Why would a team release a veteran starting player? Why would a team release a Pro Bowl caliber veteran starting player? And why release him with the season already three-fourths of the way completed? There is a method to the madness in Philadelphia, and I am here to enlighten you on the reasons behind releasing Jason Babin last week. I will give you access to the thoughts of the brilliant minds at work behind the scenes with the Philadelphia Eagles.
The Jason Babin Breakdown
The Babin Brilliance
Jason Babin has been an All Pro player over the past 2 and a half seasons, logging 36 sacks in that span! In 2010, Babin accrued 44 tackles, 12.5 sacks and Pro Bowl honors for the Tennessee Titans, and the Eagles signed him as an unrestricted free agent in 2011. They rewarded him accordingly, agreeing to a 5-year contract worth $28.9 million! He received $5.5 million guaranteed up-front on top of his 2011 $1 million base salary. In 2012 the Eagles have already paid him a $175,000 off-season workout bonus along with $3,935,294 of his $5,575,000 base salary. (The Jaguars will pay the remaining $1,639,706, but we will discuss the Jaguars later.) His contract also offers an additional $675,000/year earnable in each of the 2012, 2013, 2014 and 2015 seasons based upon exceptional performance criteria. One might consider a $5.78 million average per year to be an affordable amount for a Pro Bowl player, but considering Babin’s previous contract was only a 1-year $1 million deal, this was a considerable raise!
The Eagles’ brass had done their homework on Babin prior to rewarding him with his new contract in 2011. Babin had previously played the 2009 season with the Eagles, but he only played in 12 games, accruing 2.5 sacks. He didn’t even earn a start! Remember, Babin was a relative disappointment for the Houston Texans as a first-round draft pick. His talent was obvious from the start but the Texans never received the return on investment they wanted, and after three seasons, they parted ways with Babin via trade. He then made stops in Seattle and Kansas City in 2007 and 2008 before his first stop in Philadelphia in 2009. So lets give credit where credit is due! Despite little to no success in 2007 and 2008 with limited game tape, the Eagles’ Pro Personnel staff saw something in Babin.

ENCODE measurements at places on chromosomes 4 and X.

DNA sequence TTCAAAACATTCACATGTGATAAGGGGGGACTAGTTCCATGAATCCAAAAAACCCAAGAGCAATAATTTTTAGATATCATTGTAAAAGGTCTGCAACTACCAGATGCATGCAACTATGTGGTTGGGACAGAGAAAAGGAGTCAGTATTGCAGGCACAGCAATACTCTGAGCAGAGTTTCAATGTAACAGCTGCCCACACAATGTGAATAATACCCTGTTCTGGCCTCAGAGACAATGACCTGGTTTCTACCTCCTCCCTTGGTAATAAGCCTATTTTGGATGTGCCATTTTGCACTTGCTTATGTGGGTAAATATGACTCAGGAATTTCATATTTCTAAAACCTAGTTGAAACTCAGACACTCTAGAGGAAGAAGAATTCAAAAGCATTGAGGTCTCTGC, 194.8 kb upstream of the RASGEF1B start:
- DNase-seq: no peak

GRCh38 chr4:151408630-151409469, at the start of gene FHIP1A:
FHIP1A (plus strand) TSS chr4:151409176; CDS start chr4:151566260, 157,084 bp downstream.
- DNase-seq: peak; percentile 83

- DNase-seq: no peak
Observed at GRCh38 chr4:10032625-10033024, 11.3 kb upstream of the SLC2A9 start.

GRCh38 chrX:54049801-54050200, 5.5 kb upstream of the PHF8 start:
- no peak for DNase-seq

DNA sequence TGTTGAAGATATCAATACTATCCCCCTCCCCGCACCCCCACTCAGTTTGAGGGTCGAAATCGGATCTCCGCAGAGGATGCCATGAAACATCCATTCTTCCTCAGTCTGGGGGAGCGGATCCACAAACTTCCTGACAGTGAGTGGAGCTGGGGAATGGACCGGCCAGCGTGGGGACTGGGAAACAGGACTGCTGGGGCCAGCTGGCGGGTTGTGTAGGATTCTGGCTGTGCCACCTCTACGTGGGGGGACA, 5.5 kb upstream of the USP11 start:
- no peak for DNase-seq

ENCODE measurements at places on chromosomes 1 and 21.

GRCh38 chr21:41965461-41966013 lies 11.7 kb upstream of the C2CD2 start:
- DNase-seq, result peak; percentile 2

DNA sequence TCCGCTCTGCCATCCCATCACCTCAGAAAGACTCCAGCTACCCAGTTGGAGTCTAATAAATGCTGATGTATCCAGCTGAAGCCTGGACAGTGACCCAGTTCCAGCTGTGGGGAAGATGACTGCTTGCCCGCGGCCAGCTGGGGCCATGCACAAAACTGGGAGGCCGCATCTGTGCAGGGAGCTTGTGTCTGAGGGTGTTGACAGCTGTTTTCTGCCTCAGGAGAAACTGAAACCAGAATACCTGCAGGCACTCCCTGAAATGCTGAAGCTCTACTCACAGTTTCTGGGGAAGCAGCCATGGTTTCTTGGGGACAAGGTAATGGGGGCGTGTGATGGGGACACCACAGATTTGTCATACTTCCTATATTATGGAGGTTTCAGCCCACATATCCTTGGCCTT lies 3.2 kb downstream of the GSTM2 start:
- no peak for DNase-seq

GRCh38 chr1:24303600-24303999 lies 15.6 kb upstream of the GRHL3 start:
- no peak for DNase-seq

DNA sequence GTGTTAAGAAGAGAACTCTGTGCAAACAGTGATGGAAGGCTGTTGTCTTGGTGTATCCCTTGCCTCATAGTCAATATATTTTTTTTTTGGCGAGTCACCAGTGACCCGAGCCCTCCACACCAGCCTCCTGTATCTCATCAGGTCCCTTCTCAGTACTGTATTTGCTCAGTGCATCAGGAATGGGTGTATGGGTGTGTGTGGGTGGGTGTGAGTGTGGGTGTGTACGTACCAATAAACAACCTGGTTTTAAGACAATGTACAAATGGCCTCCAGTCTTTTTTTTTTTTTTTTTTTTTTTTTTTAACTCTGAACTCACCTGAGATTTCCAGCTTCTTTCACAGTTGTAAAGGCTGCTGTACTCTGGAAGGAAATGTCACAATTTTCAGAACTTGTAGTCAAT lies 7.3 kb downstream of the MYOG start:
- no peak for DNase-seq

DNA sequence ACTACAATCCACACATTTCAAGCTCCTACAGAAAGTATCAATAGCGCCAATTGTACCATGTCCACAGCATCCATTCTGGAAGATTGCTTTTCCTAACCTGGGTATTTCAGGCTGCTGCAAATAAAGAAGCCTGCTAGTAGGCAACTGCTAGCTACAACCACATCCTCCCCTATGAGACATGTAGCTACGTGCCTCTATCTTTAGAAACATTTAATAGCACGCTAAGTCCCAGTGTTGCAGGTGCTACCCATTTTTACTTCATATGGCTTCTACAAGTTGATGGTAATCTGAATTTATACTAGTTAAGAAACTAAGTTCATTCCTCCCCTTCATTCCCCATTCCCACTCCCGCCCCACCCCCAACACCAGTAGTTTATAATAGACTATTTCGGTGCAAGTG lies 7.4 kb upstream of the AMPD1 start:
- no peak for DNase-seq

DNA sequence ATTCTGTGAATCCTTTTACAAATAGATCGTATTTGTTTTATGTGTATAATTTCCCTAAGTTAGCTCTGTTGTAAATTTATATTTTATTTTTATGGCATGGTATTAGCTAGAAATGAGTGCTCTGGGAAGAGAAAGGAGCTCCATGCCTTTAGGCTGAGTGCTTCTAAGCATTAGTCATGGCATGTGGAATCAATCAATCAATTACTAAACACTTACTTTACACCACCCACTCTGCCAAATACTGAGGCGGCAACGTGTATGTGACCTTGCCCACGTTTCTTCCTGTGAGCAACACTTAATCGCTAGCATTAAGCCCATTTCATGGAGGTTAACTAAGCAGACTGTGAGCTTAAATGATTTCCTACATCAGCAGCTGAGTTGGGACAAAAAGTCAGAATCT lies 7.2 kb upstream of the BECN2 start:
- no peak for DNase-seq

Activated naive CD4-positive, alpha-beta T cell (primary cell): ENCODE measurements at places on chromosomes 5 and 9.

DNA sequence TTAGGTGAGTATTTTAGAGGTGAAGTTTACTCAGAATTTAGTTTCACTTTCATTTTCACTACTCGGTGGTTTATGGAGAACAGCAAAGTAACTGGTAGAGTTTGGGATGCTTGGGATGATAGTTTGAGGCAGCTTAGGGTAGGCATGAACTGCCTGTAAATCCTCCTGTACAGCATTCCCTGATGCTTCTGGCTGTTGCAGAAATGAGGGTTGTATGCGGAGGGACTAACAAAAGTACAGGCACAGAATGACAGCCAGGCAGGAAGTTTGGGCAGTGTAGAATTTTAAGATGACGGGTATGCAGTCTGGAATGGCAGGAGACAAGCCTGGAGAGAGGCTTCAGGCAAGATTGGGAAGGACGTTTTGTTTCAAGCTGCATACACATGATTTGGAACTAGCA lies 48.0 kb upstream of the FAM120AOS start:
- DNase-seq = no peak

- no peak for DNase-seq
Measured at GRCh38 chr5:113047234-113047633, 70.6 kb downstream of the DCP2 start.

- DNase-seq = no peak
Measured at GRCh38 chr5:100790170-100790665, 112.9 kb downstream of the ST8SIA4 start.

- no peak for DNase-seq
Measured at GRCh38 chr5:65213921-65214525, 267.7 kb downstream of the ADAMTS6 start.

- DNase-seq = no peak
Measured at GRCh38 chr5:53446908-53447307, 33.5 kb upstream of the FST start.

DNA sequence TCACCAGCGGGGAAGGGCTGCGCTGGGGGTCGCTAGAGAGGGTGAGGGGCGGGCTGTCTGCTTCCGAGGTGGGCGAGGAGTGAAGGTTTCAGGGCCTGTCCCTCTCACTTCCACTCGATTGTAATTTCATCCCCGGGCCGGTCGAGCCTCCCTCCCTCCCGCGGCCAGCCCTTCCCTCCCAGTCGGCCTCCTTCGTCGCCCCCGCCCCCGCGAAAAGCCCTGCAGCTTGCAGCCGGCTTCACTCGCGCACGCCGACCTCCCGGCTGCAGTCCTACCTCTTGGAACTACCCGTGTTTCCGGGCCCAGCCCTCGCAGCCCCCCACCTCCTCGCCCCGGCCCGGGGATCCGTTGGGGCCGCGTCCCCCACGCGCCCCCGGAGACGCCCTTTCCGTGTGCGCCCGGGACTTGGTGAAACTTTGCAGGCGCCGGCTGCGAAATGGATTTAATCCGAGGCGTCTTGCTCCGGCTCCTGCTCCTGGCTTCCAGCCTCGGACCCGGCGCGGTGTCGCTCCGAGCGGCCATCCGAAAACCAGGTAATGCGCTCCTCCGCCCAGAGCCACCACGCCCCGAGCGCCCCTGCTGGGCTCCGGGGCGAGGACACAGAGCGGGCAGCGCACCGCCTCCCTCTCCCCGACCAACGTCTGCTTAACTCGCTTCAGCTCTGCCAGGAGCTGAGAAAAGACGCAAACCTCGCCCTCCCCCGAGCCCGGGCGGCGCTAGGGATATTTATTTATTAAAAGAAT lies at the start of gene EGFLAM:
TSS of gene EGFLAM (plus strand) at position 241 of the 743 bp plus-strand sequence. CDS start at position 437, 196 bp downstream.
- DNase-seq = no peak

They gave him a chance in 2009, and when Babin finally “flipped the switch” in 2010 with the Titans and defensive line coach Jim Washburn (who also joined the Eagles in 2011 and no doubt advocated for Babin), Philadelphia knew what they were getting when they signed him for 2011 and beyond. Babin is a rare breed. He offers a unique blend of size and speed for a defensive end that NFL teams covet. But he is extremely fortunate, because most players only receive one additional chance with a new team to prove their value once they are let go by the team that drafted them. In the case of Babin, he received 4 more chances to maximize his talent with the four aforementioned teams. I have to believe that his average production early on earned him those extra chances, but Houston was hoping for more than average from a first round draft pick, and after three seasons, the Texans determined that Babin wasn’t worth the wait anymore. Babin has since put together back-to-back Pro Bowl seasons in 2010 and 2011.
The Babin Bargain